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Q) Please describe your character on "The Following."
A) Mike Weston is a Junior Field Agent for the FBI. The reason he is on the case, and the only reason, is because he did his thesis at Quantico on Joe Carroll. Joe Carroll is in jail and Ryan Hardy has retired. So, he wrote a thesis about this. I explain this as his idol because he worships the case and worships Ryan since he knows everything about Joe Carroll. All of a sudden it becomes real for him. Joe Carroll breaks out and they are like, "What do they do? We have this young agent that knows everything. He's an encyclopedia. He knows Poe. He knows Carroll. He knows Hardy." He is sort of brought into a case that is way over his head. By any other rights, he wouldn't probably wouldn't be brought into a high profile case like that because he's a young agent. All of a sudden, he is working with one of his heroes and to me that was what was fun about Mike Weston. I think there is a little bit of fun there with the hero worship and the other side of the character is that he wants to be respected. He has the intelligence and the knowledge to get Ryan Hardy to respect him. It's gushing and also feeling like he can add something to the case.
Q) Do you feel a parallel to that by getting to work with Kevin Bacon?
A) Yeah, I think there always a sense when you're working with an actor that you respect and have been watching for years that the first couple scenes you are thinking, "Oh my God! I'm working with Kevin Bacon!" I'm a big fan of his work. But that goes away pretty quickly. I think Kevin is a really down to Earth guy, very dedicated and very friendly. That goes away and you're just doing your job. I guess there is always that to a certain extent when you step on a set with someone that you've seen and watched for years.
Q) What sort of research did you have to do for this role?
A) I went to the Federal Building in Los Angeles and met with some FBI agents for a couple hours, which was really interesting. They were very helpful, but also (to a certain extent) you're an actor showing up with a pad and paper. To be honest, I really wish I had had a few days or a week with them because I am asking very personal questions like, "What was it like the first time you saw a dead body?" and "What do you do the first time you guys kick down a door?" I am not sure I got the most insight, but they were really nice guys to be around and get their vibe. I was asking how to deal with violence and how do they deal with - I don't want to say fear because I didn't really get a good sense of where they go or what they need to do to protect themselves in certain circumstances. But it was interesting being there with them and picking their brain. Also, I just went to YouTube and typed in "serial killers." I watched as much as I could. I watched a lot of court cases, too. To me, this show felt very real and very cinematic. I think when you're making a project, show or film about violence you can distance yourself very easily. I wanted to really think about the violence, how real that is and how scary that is. This show, in the pilot, it had that tension. I said, "I'm going to do as much research as I could and watch court cases of Dahmer." The real emotion of what these people do to other peoples' lives that is hard to capture unless you are watching the real people go through it. Watching the serial killers talk - the interviews are fascinating from Bundy to Richard Ramirez. These guys are incredibly intelligent and some of them are so cold. It's just fascinating. I think that's why Mike Weston is potentially interested in tracking these people down. It's because we want to know why. There is no answer, but we want to protect ourselves and our families. That's what I really realized watching these videos and researching - there is no reason. There is no satisfaction at the end of the case and trial. There is no satisfaction. Most of the time you don't know how many actual victims there were.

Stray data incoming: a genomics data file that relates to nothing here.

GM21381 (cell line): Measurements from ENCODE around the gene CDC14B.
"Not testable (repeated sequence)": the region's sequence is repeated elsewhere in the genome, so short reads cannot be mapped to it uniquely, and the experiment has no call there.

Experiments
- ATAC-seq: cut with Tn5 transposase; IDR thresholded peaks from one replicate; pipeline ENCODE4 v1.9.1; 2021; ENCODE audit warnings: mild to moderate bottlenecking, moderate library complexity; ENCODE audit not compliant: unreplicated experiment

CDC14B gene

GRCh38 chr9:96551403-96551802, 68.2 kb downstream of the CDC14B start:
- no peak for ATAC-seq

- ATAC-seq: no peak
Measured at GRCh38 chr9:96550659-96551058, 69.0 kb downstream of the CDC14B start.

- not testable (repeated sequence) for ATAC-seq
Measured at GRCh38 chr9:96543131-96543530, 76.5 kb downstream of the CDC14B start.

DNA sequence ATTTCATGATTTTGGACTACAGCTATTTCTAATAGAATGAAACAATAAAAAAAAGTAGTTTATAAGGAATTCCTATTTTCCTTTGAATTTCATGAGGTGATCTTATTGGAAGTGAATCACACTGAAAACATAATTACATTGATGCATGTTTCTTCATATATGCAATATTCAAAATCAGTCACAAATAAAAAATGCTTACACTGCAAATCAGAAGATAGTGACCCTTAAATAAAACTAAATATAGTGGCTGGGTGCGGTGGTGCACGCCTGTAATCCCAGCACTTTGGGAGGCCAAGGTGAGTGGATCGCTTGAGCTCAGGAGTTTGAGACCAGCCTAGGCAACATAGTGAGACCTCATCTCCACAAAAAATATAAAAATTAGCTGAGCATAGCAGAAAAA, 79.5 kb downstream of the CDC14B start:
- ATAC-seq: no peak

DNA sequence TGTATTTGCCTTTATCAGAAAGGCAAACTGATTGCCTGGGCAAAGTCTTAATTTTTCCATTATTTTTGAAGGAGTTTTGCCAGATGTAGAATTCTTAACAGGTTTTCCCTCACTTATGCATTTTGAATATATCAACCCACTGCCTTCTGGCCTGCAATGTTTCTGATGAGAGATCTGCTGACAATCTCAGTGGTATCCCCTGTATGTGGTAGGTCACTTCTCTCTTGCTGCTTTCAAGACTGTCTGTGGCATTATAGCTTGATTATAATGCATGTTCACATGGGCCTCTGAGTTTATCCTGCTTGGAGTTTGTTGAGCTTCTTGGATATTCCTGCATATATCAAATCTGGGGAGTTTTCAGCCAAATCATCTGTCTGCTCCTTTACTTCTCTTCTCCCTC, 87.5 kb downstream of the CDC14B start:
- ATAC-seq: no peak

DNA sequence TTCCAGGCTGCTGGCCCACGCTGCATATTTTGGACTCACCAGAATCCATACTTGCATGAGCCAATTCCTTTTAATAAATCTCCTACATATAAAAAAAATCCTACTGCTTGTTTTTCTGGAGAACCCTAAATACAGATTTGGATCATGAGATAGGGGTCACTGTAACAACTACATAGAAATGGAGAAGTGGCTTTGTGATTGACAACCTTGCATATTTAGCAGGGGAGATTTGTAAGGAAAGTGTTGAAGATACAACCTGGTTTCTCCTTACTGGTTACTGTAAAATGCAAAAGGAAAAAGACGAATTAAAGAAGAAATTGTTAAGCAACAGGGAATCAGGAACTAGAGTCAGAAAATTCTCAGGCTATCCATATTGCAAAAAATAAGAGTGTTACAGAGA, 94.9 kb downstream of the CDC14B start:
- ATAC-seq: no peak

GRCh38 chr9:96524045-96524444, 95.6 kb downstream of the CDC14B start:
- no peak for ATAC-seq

Q) What beyond the pilot are we going to learn about Mike Weston?
A) To be honest with you, we haven't started shooting the show yet. I'm still learning about that myself.
Q) Did you have any discussions with Kevin Williamson about your character?
A) Prior to the pilot we had discussions because this is the first television series I've done in a long time. Usually, for a film you need to know what you do, what you represent and what the arch is. I just wanted to be like, "I've got some ideas. I just wanted to be sure I'm running in the right direction." I think Mike is very focused on work. He's a young agent so he's just finished and he's very dedicated. With his personal life, I haven't given too much thought to because I think he's probably working. I think that's what he does. Again, as far as why he does it, a lot of the FBI guys I talked to had law enforcement in their family and studied law. It's just something they were interested in and didn't necessarily think they'd be kicking down doors and arresting serial killers. It just happened because of some of their interests and their studies. I think that's probably what happened to Mike. He's not an intellectual guy who will be the first through the door as a tactical guy. He's probably at a desk researching and happens to be thrown into this case by sheer coincidence that he happened to study it.
Q) What surprised you most about your time with the FBI agents?
A) There are different floors. There are white collar crimes, drugs and gangs, fugitive task forces, etc. The thing that surprised me the most was that everybody on each floor dressed differently. White collar guys looked like bankers, the drugs and gang unit looked like bikers and the fugitive guys were in hoodies and jeans and t-shirts. I said, "I thought you guys wear suits!" He said, "No! The banker guys downstairs wear suits. I wear whatever I want."